Dumbing down, however, is not self-abasement. Trump never speaks in a self-deprecating manner. He never displays the false humility of Caesar. Trump reflects the vulgarity, the vaingloriousness, the cupidity, and the rapacity of the crowd. He is endlessly trumpeting his own excellence. He does not debase himself. He represents himself as someone who demands that his glistening manliness be acknowledged and respected.
Reason Two: Trump is not constant
Caesar is nothing if not pertinacious. Trump is nothing if not inconstant.
Caesar holds on to his decision to banish Publius Cimber, despite the senators’ entreaties to rescind his banishment. He is as “constant as the northern star” [III:i]. Suetonius praised Caesar for his steadfastness.
Trump, on the other hand, is a syrupy waffle. He has waffled on the travel ban and on the unbuilt Mexico-American Wall. Incidentally, Trump loves waffles “when they’re done properly with butter and syrup.” He rhapsodized: “There’s nothing better than properly done waffles with butter and syrup all over them.”
Reason Three: Trump is the betrayer, not the betrayed
Julius Caesar was betrayed by his intimates, even by his favorite, Brutus. Though I cannot find the source of this citation, I remember reading a saying attributed to Caesar: “Against my enemies my guards can protect me; against my friends, they can do nothing.” This saying has been repeated, without acknowledgement, by Voltaire (“Let God defend me from my friends; I can defend myself from my enemies”) and Charlotte Brontë: “I can be on guard against my enemies, but God deliver me from my friends!”
Trump, on the other hand, has betrayed members of his inner circle—Sean Spicer, Anthony Scaramucci, James Comey, Sally Yates, Paul Manafort, Steve Bannon—in a series of Night of the Long Knives-style purges. One thinks of The Apprentice’s slogan and mantra: “You’re fired.” I am writing this paragraph on 18 August 2017, the day on which Bannon’s faux-resignation has been announced. Who else in his administration will Trump have fired by the time you read my words?
Trump shares nothing with the Julius Caesar of Shakespeare. There is nothing wrong with contemporizing art—I myself have done this with Hedda Gabler—but there must be reasons for specific contemporizations. Those who believe that Julius Caesar can be reasonably dressed up as Donald Trump are the same people who think that a text-message Hamlet or a dubstep Macbeth is a good idea. I have descanted at length on the play’s political stance: If the staging equates Trump to Caesar, then Trump is exonerated by the production. The Central Park performance of the play unintentionally defends Trump.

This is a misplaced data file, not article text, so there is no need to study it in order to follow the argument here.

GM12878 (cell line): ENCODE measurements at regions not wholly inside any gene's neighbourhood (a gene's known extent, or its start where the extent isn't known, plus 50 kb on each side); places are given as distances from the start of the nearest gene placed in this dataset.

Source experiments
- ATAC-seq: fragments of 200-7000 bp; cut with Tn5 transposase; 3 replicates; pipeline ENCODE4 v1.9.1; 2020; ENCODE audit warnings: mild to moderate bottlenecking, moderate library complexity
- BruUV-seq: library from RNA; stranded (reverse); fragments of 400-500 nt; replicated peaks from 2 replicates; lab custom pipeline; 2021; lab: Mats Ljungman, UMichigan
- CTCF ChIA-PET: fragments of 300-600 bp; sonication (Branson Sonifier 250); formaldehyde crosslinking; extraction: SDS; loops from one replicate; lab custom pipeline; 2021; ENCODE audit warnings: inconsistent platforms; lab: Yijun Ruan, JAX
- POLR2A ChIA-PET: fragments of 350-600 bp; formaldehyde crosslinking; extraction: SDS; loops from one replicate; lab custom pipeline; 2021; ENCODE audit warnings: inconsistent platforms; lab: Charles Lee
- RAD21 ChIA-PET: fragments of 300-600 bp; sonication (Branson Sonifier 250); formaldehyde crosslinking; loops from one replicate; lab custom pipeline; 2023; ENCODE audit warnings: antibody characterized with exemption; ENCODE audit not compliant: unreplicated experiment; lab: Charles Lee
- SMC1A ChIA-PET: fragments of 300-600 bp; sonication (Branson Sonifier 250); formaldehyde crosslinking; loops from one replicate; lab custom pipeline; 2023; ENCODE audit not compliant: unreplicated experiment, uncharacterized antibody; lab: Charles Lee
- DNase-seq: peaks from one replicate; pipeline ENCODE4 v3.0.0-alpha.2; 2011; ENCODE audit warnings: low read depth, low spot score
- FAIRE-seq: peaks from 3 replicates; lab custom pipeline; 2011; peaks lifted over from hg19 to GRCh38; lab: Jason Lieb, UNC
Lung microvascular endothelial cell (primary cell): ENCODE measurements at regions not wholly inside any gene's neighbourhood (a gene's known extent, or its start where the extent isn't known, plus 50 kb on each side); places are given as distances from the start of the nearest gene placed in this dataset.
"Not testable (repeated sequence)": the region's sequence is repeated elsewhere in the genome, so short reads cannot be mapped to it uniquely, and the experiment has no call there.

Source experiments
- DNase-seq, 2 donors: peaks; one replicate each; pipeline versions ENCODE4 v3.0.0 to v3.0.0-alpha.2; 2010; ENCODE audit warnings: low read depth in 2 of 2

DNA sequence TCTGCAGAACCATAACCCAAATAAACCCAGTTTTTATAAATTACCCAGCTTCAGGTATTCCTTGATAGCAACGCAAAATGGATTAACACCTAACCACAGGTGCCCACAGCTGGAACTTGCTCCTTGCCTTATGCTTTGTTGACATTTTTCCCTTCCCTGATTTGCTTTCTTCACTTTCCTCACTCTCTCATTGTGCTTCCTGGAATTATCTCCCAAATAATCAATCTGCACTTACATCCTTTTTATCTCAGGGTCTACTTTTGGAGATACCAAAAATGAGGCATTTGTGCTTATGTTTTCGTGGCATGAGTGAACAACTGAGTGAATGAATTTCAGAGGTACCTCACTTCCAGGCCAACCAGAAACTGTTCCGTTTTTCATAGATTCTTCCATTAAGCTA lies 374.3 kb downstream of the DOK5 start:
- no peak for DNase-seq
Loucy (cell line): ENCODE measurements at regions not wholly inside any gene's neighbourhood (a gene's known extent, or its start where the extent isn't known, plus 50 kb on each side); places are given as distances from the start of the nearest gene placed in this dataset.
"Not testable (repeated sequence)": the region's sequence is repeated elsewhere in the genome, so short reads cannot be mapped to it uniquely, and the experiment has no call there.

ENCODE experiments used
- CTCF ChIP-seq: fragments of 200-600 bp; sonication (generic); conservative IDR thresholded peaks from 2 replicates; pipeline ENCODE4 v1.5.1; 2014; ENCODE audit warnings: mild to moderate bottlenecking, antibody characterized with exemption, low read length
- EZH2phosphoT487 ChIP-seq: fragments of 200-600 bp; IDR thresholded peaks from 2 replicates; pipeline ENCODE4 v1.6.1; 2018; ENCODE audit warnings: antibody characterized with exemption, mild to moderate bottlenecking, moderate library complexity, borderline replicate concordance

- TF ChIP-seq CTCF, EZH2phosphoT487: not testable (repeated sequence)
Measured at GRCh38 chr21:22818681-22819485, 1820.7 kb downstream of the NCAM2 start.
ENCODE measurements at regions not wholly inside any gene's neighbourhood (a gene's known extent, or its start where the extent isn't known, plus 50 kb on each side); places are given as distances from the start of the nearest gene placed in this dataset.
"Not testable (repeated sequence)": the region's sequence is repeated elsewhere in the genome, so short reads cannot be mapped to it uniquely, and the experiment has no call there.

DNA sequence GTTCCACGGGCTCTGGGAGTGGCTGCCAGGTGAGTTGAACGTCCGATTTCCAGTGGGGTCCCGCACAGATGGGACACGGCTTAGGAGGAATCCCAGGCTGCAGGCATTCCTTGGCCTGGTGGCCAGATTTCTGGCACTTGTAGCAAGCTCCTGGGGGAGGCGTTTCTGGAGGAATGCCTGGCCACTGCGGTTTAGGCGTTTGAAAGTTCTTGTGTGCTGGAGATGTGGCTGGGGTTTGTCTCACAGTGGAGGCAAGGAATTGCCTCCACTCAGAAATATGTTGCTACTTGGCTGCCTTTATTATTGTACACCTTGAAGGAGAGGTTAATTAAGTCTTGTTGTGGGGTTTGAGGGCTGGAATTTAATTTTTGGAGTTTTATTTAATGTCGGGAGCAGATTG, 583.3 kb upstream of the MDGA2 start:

Consumer culture idolizes the ordinary. To use Adorno and Horkheimer’s language in The Dialectic of Enlightenment, the trumpery of the culture industry “heroizes the average.” In this culture, which is gradually becoming the only culture on the Planet Earth, untalented filmmakers such as Quentin Tarantino are hailed as geniuses, whereas visionaries such as Michelangelo Antonioni as written off as boring. Incompetent writers such as David Foster Wallace are lionized, while truly great writers such as James Joyce are blithely dismissed as “pretentious.” Even worse, the works of both filmmakers / writers are sometimes leveled off, as if they were of equal quality. Along the same lines: Trump is screened through Shakespeare not because Shakespeare represents the highest values and Trump represents the lowest values, but because the highest values have no meaning in a culture in which the low trumps the high. In the Central Park staging of The Tragedy of Julius Caesar, Trump is not vaunted to the heights of Shakespeare; Shakespeare is dumbed down to the status of Trump. Why is this? In consumer culture, what is low is elevated and what is high is degraded.
By Joseph Suglia